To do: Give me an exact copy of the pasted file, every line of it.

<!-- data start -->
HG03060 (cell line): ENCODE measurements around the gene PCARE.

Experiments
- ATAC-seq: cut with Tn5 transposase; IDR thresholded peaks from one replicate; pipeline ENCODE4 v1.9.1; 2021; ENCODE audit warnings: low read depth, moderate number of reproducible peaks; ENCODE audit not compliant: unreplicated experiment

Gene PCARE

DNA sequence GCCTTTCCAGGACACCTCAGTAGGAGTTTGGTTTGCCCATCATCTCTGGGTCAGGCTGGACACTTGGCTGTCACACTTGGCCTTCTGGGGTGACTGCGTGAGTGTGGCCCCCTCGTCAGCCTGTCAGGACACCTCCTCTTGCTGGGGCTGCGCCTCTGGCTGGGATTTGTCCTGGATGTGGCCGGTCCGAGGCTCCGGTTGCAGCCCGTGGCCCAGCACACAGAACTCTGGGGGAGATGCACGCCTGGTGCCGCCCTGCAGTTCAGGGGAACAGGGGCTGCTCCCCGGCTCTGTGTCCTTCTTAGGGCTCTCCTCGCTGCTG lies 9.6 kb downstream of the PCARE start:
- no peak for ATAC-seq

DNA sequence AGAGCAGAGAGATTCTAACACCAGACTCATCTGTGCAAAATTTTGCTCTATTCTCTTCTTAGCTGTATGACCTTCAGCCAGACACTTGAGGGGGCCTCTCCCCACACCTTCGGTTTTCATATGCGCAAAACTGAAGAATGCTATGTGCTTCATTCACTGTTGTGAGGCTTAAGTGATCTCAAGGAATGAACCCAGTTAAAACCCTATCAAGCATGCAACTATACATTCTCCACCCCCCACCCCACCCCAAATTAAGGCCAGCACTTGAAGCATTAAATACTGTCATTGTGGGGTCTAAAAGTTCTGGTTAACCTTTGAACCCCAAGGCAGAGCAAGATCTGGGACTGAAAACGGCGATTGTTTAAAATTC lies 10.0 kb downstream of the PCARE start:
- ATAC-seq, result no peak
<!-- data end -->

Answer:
HG03060 (cell line): ENCODE measurements around the gene PCARE.

Experiments
- ATAC-seq: cut with Tn5 transposase; IDR thresholded peaks from one replicate; pipeline ENCODE4 v1.9.1; 2021; ENCODE audit warnings: low read depth, moderate number of reproducible peaks; ENCODE audit not compliant: unreplicated experiment

Gene PCARE

DNA sequence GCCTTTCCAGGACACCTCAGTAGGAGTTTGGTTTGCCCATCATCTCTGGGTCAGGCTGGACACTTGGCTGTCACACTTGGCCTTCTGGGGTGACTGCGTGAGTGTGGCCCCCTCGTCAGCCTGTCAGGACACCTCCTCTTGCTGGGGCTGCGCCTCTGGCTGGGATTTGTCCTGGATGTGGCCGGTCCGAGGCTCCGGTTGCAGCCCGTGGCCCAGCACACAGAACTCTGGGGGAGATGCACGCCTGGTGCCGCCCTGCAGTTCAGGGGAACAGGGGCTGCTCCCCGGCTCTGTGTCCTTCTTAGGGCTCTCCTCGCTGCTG lies 9.6 kb downstream of the PCARE start:
- no peak for ATAC-seq

DNA sequence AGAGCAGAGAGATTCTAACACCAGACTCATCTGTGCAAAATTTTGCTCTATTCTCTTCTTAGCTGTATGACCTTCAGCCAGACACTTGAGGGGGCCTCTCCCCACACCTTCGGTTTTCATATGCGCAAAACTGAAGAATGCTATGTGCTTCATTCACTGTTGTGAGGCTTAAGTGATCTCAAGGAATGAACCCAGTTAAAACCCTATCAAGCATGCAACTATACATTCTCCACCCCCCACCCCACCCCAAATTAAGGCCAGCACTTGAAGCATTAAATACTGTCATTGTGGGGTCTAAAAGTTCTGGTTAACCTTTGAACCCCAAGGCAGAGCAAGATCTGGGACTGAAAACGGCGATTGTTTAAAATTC lies 10.0 kb downstream of the PCARE start:
- ATAC-seq, result no peak